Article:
Last week, the DHS added more information about how boosters are going in Wisconsin. According to their data, around 33% of all residents in the state have gotten a booster or additional dose.
Just like with the original vaccine series, older Wisconsinites are more likely to have an extra dose, per DHS data: More than 66% of those 65 and older have gotten a booster or additional dose, compared to just 17% of adolescents 12 to 17.
Across the country, fewer than 30% of all residents have gotten a booster dose, according to CDC data.
Mask rules loosen up
Amid vaccine protections and dropping case counts, new guidelines are loosening mask requirements in Wisconsin and beyond.
Local mask mandates in Milwaukee and Dane County came to an end on Tuesday. And many schools across the state — including UW System campuses — are phasing out mask requirements as the omicron surge has tapered off.
Last week, the CDC also updated its recommendations for when counties should mask up. Their latest guidelines only advise universal indoor masking when communities are seeing a high level of COVID-19 — and also changed how that risk level is calculated.
The agency’s earlier risk rankings focused on COVID-19 case counts and percent positivity. But the new metrics focus on severe outcomes, putting more weight on hospitalizations and hospital capacity.
“With widespread population immunity, the overall risk of severe disease is now generally lower,” CDC Director Rochelle Walensky said in a briefing announcing the updates. “Now, as the virus continues to circulate in our communities, we must focus our metrics beyond just cases in the community.”
Under these new categories, around 70% of Americans now live in areas that are considered low or medium risk, according to the AP — which means they’re not required to wear masks under the new rules. That includes around three-quarters of counties in Wisconsin, per the CDC’s risk map.
Milwaukee Health Commissioner Kirsten Johnson still urged “a note of caution” moving forward.
“I want to stress the importance of approaching masking respectfully,” Johnson said at Tuesday’s briefing.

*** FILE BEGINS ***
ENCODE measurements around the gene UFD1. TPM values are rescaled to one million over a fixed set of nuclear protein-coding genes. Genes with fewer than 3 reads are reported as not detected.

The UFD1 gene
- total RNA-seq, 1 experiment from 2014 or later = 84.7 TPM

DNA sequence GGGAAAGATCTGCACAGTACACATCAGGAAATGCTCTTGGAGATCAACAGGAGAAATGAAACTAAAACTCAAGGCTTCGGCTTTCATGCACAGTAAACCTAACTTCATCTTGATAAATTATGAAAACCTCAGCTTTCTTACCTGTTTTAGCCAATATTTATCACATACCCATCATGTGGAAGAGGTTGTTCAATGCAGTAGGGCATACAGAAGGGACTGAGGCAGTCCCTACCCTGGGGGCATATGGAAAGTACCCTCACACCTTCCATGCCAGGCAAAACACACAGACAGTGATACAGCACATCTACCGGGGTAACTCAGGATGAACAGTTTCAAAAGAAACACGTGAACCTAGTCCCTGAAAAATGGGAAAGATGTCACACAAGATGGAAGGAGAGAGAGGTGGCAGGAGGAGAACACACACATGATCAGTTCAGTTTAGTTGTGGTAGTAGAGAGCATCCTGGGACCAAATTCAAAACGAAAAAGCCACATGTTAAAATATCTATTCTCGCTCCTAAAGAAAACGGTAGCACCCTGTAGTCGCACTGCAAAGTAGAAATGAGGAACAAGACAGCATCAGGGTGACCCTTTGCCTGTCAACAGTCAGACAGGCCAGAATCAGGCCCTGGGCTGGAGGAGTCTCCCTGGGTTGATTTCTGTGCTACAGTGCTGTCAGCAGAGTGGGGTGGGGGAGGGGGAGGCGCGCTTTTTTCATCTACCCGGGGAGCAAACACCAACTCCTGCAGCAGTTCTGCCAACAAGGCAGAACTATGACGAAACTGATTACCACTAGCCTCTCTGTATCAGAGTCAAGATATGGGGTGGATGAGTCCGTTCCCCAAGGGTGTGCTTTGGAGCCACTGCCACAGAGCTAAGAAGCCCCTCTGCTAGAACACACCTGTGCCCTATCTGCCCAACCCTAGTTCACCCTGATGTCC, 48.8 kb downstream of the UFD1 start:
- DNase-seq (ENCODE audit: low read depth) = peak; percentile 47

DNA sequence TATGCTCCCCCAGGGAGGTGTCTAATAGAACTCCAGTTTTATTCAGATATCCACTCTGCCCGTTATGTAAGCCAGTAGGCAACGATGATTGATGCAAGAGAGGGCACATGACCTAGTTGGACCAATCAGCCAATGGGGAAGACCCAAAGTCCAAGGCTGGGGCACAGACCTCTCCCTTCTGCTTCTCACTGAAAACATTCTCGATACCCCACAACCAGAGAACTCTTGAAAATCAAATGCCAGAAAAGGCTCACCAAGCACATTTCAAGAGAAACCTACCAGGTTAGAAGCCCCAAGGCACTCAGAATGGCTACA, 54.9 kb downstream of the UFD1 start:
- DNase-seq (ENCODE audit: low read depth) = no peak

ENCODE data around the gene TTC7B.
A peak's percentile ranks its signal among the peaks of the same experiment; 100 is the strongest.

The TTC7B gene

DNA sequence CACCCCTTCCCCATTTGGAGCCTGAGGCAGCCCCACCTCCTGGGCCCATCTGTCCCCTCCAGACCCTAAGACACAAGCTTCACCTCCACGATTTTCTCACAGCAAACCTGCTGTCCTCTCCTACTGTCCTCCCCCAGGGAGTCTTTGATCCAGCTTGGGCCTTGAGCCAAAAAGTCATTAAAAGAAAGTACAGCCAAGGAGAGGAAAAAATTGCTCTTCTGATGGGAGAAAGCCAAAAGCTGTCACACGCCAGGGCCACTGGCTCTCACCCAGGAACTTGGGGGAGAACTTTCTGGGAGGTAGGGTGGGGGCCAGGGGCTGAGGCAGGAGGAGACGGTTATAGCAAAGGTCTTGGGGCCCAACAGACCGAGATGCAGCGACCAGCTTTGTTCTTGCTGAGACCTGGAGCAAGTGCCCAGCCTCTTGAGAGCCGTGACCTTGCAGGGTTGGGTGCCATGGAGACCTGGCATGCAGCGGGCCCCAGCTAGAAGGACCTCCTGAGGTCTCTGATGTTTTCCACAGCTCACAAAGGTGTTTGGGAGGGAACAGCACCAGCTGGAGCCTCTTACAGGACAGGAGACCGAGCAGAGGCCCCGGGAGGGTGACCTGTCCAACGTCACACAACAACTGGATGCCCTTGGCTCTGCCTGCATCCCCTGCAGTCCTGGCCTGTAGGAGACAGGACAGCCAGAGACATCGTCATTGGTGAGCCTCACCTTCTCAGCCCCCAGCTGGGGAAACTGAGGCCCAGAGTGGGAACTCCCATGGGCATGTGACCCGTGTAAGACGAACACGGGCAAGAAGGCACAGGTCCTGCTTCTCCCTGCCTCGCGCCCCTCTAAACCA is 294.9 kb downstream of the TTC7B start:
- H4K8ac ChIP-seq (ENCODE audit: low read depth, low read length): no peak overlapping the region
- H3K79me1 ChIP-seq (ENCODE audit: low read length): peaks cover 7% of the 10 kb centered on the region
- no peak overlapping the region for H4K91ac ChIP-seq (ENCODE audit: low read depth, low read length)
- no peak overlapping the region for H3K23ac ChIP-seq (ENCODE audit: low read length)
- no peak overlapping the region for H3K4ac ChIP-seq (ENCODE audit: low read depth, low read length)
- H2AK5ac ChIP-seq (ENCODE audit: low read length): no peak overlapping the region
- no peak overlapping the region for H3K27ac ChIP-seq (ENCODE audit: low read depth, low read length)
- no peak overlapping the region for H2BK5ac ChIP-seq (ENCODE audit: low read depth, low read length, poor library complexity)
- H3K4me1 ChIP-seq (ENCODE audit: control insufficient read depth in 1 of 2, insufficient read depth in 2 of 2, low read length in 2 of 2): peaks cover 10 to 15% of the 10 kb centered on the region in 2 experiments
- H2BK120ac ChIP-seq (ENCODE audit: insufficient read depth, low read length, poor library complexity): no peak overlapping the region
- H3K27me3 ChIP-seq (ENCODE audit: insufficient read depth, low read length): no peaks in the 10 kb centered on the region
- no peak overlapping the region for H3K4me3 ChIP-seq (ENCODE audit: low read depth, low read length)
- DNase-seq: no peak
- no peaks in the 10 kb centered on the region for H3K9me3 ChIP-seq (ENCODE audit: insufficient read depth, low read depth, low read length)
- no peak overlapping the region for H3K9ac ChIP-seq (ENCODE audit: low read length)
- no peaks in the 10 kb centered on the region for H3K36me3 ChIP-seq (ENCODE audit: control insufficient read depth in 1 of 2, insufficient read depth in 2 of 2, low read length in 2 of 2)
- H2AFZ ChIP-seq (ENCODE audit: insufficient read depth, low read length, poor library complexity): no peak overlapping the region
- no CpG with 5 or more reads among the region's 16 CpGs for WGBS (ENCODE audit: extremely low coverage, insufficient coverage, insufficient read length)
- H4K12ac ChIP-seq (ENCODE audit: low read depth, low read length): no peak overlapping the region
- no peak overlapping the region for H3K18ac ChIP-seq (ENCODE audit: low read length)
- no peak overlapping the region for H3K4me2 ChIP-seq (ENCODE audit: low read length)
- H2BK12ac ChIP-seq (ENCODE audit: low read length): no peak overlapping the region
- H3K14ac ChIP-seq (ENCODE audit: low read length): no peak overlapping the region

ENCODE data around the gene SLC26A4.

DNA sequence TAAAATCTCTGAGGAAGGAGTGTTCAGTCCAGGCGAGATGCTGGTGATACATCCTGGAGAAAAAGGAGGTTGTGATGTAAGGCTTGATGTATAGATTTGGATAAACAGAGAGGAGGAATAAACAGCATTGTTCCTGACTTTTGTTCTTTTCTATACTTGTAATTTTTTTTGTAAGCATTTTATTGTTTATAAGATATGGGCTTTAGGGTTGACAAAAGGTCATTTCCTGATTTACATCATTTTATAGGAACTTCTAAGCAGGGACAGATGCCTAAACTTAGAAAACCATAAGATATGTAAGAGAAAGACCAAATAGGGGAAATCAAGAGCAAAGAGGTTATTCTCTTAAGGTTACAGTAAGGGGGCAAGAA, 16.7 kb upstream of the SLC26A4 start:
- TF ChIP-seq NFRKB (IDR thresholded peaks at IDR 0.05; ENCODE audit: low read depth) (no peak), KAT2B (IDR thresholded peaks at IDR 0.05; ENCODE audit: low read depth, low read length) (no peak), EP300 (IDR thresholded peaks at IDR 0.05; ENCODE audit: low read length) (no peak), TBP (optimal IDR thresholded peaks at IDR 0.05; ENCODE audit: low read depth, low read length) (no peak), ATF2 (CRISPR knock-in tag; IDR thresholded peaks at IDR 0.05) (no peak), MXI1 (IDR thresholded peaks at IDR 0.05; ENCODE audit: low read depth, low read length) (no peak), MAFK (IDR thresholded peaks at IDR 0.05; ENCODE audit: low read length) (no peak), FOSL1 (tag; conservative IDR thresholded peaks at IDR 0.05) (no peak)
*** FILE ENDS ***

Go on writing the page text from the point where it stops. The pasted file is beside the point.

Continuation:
Local authorities, businesses and schools can continue to set their own mask guidelines, and masks are still required for travel settings like airports and buses, the CDC advises. Those at high risk for COVID-19 may still want to mask up at lower levels of community spread, Weston pointed out, and others may still wear masks out of concern for vulnerable groups.
Plus, our current risk levels may not last forever, officials pointed out.
“None of us know what the future may hold for us and for this virus,” Walensky said at the briefing. “We want to give people a break from things like mask wearing when our levels are low and then have the ability to reach for them again, should things get worse in the future.”
Keeping tabs on variants
Sequencing data in Wisconsin makes it clear: Omicron is still on top when it comes to coronavirus variants.
The variant of concern has made up 100% of sequenced samples in recent weeks, according to tracking data from the Wisconsin State Laboratory of Hygiene. Since the start of the year, it’s held onto its spot as the dominant variant in the state.
One version of omicron, BA.2, did raise some alarm bells when it arrived in the Badger State at the end of January. Studies have shown that the subvariant has a lot of genetic differences from other versions of omicron and is even more transmissible — causing some concern that it could slow down our recovery after the latest surge.
But so far, BA.2 hasn’t made too much of a dent in Wisconsin. The subvariant made up around 2% of sequenced cases in February, according to the statewide dashboard.
Across the country, CDC data shows that BA.2 has been gaining some ground compared to other versions of omicron, but still represents under 10% of all cases. And recent research has suggested that those who were previously infected with BA.1 — the more widespread version of omicron — were well protected from BA.2.
Even if BA.2 doesn’t spark a surge, though, keeping an eye out for new versions of the virus will be key to the future of the pandemic.
“We will see and be affected by other variants in the future,” Weston said. “But in the meantime, we can be nimble in our mitigation strategies and respond to the disease burden in the community.”